A battle royal is looming among the Botswana Housing Cooperation (BHC), the Kgatleng Tribal Authority and the Kgatleng Land Board after the BHC was allocated land which lies between Bokaa, Morwa and Pilane in Kgatleng District.
The residents of Bokaa and Morwa villages, as well as the Kgatleng Tribal Authority, are planning to stop the BHC from constructing about 500 house units, work upon which is expected to commence this year.
“As the tribal authority, we are not going to allow BHC to be awarded any land in Kgatleng until our children are allocated residential plots,” declared suspended deputy paramount chief of Bakgatla, Kgosi Bana Sekai.
He questioned the move by the Land Board to award land to BHC when they cannot allocate land to residents whose applications have been on the waiting list for years.
“As the tribal authority, the Land Board informed us casually and to us it was already a decision taken,” said Sekai, adding that a delegation from Morwa had already lodged a complaint to the tribal authority to intervene.
Sekai noted that even Bokaa residents are expected to lodge the same complaint soon.
The Public Relations Officer for Kgatleng Land Board, Dominic Shaba, confirmed to Sunday Standard that “the Kgatleng Land Board awarded about 52 hectares of land to the BHC on the 5th of November 2010”.
He further stated that about five pieces of ploughing fields belonging to different individuals were identified between Bokaa, Morwa and Pilane and only three land owners of the said fields were compensated; one declined the offer and the fifth was never located.
Shaba said consultation regarding the land allocation to BHC was done and it emerged that some residents in the three villages did not want BHC to be awarded land. However, efforts to explain the importance of such a move were also made.
Shaba added that even the Kgatleng Tribal Authority is aware of the allocation of land to BHC.
He emphasized that the Tribal Authority in Mochudi was addressed during district leadership forum in which the paramount chief of Bakgatla was present.
He further said after the consultation was done, “BHC was given a special treatment on the allocation”.
Mookodi Seisa, the BHC spokesperson, confirmed the land allocation.
He said about 500 houses, as well as flats, are expected to be constructed as soon as they have secured some funds for the project.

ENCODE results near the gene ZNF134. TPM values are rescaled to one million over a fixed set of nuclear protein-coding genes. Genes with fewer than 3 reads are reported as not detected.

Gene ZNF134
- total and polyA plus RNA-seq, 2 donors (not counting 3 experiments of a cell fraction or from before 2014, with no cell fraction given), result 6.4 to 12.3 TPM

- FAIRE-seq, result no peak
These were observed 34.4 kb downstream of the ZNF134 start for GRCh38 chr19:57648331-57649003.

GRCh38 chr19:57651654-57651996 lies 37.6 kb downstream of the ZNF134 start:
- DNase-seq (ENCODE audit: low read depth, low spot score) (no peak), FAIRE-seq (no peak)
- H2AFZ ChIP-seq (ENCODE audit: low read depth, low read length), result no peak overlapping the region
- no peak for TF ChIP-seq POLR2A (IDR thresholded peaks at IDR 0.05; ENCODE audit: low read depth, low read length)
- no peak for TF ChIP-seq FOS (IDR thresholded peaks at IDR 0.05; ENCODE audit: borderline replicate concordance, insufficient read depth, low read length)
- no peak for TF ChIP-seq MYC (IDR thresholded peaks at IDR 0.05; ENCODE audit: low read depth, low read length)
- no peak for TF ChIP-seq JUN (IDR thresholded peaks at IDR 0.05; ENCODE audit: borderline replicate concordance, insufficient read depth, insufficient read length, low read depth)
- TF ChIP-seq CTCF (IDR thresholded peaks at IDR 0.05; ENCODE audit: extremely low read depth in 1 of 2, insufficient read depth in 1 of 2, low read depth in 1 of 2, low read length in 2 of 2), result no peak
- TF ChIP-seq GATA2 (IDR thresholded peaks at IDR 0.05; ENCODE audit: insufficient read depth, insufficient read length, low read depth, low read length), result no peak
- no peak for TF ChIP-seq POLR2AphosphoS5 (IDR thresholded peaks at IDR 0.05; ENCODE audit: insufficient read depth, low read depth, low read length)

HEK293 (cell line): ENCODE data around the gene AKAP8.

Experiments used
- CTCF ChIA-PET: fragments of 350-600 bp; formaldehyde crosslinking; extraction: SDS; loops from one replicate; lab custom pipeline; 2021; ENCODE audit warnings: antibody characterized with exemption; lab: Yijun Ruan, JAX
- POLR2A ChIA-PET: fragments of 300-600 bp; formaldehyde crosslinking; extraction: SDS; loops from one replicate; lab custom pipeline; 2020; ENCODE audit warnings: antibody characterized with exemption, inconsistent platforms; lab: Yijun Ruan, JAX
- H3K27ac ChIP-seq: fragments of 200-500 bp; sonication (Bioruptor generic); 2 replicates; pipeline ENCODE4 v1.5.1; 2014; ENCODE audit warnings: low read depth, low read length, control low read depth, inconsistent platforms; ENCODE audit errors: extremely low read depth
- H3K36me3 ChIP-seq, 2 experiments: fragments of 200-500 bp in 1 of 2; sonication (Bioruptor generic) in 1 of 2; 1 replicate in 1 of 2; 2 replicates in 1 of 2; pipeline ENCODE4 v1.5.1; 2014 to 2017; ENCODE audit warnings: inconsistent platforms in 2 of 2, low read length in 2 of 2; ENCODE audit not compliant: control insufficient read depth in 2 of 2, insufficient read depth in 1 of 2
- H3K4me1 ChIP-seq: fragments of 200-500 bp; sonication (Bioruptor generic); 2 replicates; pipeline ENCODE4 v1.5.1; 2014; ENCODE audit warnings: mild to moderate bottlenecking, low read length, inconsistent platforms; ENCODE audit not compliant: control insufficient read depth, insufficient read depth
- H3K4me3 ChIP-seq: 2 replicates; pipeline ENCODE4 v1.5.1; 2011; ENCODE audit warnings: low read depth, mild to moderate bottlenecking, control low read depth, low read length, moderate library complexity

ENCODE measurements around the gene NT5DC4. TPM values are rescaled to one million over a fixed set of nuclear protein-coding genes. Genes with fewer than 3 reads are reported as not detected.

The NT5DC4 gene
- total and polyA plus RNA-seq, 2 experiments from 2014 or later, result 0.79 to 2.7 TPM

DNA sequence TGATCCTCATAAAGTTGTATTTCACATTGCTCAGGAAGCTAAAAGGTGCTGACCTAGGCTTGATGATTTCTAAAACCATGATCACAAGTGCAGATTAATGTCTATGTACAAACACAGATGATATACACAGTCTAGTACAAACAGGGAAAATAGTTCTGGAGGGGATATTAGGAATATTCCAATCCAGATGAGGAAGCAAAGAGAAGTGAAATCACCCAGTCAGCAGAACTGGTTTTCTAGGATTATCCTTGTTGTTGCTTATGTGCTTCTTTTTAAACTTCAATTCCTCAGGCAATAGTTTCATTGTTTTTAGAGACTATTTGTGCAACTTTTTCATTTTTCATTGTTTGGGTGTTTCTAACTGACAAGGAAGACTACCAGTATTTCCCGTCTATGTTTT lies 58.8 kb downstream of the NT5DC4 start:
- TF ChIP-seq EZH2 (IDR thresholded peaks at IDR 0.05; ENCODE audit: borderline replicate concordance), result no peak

He said BHC has already compensated land owners whose land was repossessed, adding that the exercise took place through the Land Board.
We asked how much money the BHC spent to buy the land.
“I cannot disclose to the media the amount of money that the company has paid to the individuals,” responded Seisa.
He said once the project commences, job opportunities will be created for the locals.
He appealed to the public that they should not perceive BHC as an enemy to the society, but a company that is there to assist them in terms of property ownership and shelter.
Former Morwa Village Development Committee chairperson, Moraka Tau, revealed that the VDC does not at all endorse the allocation of land to BHC.
He asserted that the Kgatleng Land Board has reportedly suspended allocating land in Morwa because “there is no available land in Morwa” but all of a sudden, the BHC is allocated land when ‘there is no land’.
“We can only endorse the allocation if the Land Board allocates land to our children who have been on the waiting list from as far back as the year 2000,” said Tau.
He added that once the land board has done that, the BHC can then be awarded land elsewhere.
Tau said that as residents, they will do everything in their power to ensure that BHC does not develop the said land.
He stated that he suspects that corrupt elements could have played a role.
The Village Councilor, Boyce Tladi, who is also the Kgatleng Deputy Council Chairperson, said “it is heartbreaking to see the BHC being awarded land when locals have hopefully and patiently waited for more than ten years”.
He said recently Morwa residents had a special meeting where they brainstormed on how the two villages could handle the matter.
He revealed that a delegation, which was tasked to see the paramount chief of the tribe on how they can best handle the issue, was formed.
“It came as a shock to us when we heard that the BHC had been allocated a large piece of land in place of locals,” said Gerald Bodika, a Bokaa councilor.
He said there are many residents of Bokaa who have applied for land since 1992 and to date they have not even been allocated land.
“It is heartbreaking if the land board can awarded BHC land before those who have applied,” he said.
Bodika suggested that the only thing that can be done to try and solve the issue is to come to a compromise whereby those who have applied first are allocated land and BHC remains with at least about 200 plots.